Tell us about your time at the Geneva Graduate Institute. What did you study? Who did you study with?
I spent nearly a decade at the Institute. I began my Masters in International History and Politics 2006, when it was still the Institut de hautes études internationales. During my first year, it merged and became the Graduate Institute. After completing the two-year Masters program, I continued on to pursue a PhD in International History, working on international efforts against terrorism in the 1970s. Following that, I spent another three years at the Graduate Institute as a postdoc working on a project led by Jussi Hanhimäki, who also served as my PhD supervisor.
What is your most valuable experience from your time at the Institute? What is the most important thing you learned?
It's difficult to single out one specific experience as the most valuable. Undoubtedly, having a student cohort that represented a diverse international mix was a remarkable aspect. Certain classes (and parties) often resembled a scaled-down version of the United Nations General Assembly. While the lectures and seminars imparted crucial knowledge that is often still relevant to me today, it's perhaps the personal connections and friendships I've forged that I consider the most invaluable takeaway from my years at the Graduate Institute. As for the most significant lesson I've learnt, it was certainly the global perspective on history that I found particularly captivating. Having previously studied in Germany, historical education there predominantly centred around German experiences and issues. In contrast, within the IHP department, I found a much broader, more diverse, and more expansive expertise.
Tell us about your career path after graduation. Was it what you expected as a student? Was it helped by your time at the Institute?
My time at the Institute certainly influenced my future career trajectory. When I arrived in Geneva, my initial goal was to enter the German diplomatic service upon completing my Masters. However, while conducting archival work for my dissertation, I discovered a genuine passion for this type of research, and this prompted me to pursue a PhD. My doctoral thesis primarily revolved around diplomatic efforts during international terrorist crises and conventions. It was partly because of my research — going through thousands of pages of reports from diplomatic agents — that I came to the realisation that the day-to-day work of a diplomat might not really be what I wanted to do in the future. I also worked as a Teaching Assistant during my PhD and liked this job. As a result, since I enjoyed both research and teaching, I made the choice to continue my career in academia. My professional journey has indeed diverged from the path envisioned by my younger, slightly more naive self in 2006, but I am very pleased with the way it has unfolded.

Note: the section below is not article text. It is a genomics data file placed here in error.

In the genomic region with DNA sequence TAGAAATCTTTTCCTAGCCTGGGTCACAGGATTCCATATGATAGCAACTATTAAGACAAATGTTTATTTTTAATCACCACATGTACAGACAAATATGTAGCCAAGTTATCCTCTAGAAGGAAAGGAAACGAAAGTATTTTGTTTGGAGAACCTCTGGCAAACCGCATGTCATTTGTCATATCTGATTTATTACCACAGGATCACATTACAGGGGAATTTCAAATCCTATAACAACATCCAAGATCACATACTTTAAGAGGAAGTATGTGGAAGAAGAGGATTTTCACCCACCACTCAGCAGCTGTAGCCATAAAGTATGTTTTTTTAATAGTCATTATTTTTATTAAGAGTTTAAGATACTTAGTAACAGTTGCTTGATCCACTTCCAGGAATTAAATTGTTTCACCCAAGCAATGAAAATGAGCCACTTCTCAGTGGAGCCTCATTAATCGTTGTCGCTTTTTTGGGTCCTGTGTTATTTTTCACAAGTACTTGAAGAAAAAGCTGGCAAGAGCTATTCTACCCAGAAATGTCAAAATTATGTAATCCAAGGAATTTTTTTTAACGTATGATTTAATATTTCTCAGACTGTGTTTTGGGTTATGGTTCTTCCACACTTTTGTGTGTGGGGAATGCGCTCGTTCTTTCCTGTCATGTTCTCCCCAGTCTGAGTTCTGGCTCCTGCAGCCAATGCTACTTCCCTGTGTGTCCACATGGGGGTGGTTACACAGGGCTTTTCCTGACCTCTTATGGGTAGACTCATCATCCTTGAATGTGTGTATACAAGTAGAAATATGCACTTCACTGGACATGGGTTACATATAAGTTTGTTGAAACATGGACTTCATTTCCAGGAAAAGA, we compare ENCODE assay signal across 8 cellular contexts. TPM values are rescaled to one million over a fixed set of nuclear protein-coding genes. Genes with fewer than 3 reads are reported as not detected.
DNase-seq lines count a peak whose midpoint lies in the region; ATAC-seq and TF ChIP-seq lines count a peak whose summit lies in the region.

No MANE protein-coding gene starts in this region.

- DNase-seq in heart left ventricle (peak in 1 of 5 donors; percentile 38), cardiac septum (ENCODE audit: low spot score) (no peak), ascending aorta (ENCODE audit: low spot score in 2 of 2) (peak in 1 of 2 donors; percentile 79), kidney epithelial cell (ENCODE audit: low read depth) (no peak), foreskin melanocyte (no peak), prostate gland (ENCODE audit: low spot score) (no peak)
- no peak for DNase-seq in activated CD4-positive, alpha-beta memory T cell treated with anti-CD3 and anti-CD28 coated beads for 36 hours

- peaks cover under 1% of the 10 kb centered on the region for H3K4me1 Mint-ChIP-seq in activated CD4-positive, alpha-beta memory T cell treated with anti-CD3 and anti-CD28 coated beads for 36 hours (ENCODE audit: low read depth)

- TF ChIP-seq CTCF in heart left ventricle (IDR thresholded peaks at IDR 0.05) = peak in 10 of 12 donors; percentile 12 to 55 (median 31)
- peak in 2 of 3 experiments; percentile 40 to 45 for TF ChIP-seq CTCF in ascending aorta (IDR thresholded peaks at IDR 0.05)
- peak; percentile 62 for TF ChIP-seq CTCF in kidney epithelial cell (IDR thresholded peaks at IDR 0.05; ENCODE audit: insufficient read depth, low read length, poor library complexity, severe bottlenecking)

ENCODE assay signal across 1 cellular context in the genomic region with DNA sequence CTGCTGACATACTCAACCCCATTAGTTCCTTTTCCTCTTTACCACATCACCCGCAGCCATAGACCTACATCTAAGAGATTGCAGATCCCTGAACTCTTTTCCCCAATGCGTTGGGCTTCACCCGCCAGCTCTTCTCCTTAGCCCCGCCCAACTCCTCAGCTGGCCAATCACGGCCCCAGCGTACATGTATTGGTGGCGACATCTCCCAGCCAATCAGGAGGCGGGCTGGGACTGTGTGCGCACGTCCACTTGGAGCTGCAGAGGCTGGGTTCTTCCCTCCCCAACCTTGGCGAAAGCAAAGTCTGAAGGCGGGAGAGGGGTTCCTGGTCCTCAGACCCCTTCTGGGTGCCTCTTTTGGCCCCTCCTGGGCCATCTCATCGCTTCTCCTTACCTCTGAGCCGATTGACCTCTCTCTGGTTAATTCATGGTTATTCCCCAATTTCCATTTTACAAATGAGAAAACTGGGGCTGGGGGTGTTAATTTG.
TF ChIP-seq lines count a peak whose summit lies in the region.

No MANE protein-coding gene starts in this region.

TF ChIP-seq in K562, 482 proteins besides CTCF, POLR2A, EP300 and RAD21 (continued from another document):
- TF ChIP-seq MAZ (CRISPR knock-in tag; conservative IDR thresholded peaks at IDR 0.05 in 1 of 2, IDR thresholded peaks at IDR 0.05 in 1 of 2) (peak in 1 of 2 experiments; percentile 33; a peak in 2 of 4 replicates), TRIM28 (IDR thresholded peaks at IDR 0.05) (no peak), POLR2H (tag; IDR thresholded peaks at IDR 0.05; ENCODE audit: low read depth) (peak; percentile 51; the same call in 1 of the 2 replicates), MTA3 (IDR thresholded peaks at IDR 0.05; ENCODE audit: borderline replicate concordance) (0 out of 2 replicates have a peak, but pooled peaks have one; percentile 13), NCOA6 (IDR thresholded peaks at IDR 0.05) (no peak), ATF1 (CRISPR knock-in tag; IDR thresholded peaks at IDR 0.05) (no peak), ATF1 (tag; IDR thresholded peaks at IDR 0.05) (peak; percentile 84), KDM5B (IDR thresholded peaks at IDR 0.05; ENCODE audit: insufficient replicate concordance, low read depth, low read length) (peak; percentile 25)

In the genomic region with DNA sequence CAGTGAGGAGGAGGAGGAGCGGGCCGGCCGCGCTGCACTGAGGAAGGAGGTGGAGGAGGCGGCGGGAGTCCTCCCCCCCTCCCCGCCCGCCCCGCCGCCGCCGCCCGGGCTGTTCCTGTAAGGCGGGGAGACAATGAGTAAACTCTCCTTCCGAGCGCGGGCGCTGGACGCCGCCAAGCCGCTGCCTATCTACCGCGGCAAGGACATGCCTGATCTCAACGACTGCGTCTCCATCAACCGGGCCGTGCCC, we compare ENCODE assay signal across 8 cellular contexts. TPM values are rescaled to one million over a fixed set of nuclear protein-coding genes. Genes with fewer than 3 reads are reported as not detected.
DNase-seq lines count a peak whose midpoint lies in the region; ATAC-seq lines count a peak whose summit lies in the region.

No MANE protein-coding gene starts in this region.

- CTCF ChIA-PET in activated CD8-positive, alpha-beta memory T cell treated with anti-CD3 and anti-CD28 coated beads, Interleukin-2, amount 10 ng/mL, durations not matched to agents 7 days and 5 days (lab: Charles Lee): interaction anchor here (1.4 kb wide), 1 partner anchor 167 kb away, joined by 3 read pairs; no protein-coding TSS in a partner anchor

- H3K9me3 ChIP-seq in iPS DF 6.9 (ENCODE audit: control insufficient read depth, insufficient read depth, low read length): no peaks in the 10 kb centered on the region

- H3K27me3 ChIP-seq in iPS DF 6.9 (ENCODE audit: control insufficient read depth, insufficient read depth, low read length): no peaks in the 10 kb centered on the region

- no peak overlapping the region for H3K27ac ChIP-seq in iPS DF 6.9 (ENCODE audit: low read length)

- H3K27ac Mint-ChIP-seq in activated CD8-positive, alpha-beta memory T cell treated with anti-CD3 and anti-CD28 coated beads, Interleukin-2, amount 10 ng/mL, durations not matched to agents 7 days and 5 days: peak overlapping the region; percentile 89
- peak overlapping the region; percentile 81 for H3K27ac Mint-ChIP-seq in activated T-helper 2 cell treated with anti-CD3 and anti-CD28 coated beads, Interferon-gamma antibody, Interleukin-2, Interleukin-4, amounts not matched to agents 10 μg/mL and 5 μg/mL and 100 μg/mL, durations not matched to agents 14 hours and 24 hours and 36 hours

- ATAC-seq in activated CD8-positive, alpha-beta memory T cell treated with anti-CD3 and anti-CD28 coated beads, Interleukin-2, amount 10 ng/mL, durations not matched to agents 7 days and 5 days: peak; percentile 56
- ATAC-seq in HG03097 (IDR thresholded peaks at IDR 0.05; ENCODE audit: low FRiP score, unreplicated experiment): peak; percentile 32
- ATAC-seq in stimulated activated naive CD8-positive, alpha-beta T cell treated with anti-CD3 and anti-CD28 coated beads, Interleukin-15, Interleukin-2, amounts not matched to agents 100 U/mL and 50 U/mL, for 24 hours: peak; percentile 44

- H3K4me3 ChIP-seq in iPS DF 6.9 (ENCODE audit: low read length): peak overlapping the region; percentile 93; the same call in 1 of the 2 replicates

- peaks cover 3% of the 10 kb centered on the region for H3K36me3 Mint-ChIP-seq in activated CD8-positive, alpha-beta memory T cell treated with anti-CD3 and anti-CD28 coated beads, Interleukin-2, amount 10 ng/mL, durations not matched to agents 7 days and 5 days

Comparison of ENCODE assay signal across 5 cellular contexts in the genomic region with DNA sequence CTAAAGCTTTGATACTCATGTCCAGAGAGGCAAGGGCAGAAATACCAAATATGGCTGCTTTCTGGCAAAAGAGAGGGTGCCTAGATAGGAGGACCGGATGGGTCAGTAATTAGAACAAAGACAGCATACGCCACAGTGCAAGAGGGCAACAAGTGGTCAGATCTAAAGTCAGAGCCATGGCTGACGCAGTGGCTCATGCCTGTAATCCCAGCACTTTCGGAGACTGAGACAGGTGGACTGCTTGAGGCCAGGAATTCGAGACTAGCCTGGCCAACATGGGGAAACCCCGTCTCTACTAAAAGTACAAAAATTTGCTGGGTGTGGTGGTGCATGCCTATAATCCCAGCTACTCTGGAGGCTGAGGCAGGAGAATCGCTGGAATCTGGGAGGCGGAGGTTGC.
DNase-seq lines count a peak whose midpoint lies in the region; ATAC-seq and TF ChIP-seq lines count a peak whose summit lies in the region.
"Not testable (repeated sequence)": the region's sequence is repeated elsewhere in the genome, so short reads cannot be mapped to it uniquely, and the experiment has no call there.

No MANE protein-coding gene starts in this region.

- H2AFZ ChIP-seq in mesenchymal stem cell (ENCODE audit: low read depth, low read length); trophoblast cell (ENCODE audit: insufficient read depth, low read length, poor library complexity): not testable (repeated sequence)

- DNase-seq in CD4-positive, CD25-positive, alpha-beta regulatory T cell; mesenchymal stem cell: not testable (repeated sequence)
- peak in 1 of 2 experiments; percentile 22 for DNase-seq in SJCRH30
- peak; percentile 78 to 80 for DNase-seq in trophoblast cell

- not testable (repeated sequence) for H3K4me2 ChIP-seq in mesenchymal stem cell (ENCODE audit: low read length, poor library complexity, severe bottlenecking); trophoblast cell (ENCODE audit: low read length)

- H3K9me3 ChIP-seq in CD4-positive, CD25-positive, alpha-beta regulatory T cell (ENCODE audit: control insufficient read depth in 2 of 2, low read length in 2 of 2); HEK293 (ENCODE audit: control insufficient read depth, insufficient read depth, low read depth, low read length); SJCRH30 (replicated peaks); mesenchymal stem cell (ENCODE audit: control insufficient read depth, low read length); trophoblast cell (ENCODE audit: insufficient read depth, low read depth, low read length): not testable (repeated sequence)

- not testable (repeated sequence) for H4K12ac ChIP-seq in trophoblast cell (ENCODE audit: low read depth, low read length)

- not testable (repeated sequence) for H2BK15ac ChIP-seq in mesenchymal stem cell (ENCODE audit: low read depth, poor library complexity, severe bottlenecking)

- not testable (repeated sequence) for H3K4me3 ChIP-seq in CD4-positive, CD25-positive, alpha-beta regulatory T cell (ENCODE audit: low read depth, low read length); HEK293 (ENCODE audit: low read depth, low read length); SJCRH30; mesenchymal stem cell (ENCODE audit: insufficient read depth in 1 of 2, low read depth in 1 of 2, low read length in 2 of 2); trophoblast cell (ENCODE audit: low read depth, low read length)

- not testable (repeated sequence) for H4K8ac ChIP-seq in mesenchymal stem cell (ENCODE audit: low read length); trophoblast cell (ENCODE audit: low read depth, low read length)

You are currently a Senior Lecturer in International History and Politics at the School of International Relations and the Centre for the Study of Terrorism and Political Violence, at the University of Saint Andrews. What does your work entail?
In the UK, a university role typically encompasses administrative duties, teaching, and research. My teaching primarily focuses on the history of terrorism and international efforts against terrorism as well as classes on German foreign policy, all of which are areas of interest I've been working on since my PhD. I am affiliated with a Centre that offers its own Masters programme in Terrorism and Political Violence and I teach Masters students, both in-person and online, in our distance-learning track. Moreover, I lecture on research methodologies, particularly archival research, and cover topics related to German foreign policy for our undergraduate students within the School of International Studies.
Regarding my research, I'm currently working on three distinct fields of enquiry. Firstly, I'm continuing my work on international antiterrorism efforts while concurrently developing a new project that explores how insights from historical negotiations in this domain can inform present-day negotiations on issues such as climate change or pandemics. Secondly, I'm in the process of writing a book that delves into the extensive history of state terror, tracing its roots back to the Middle Ages, including periods such as witch hunts and the Inquisition. Lastly, I'm researching German foreign policy, with a current project that contextualises the significant shifts in policy that followed the 2021 Ukraine invasion, epitomised by the term Zeitenwende, within the broader historical patterns of German foreign policy traditions.
What is the most enriching part of your career thus far?
I believe there are two key aspects that truly stand out for me: the first big perk of my job is the opportunity to work with very smart people all the time — both students and colleagues — which makes for stimulating and thought-provoking discussions. Secondly, I can predominantly focus on topics of my own choosing, ones that genuinely intrigue me. There are few jobs that grant you this level of freedom.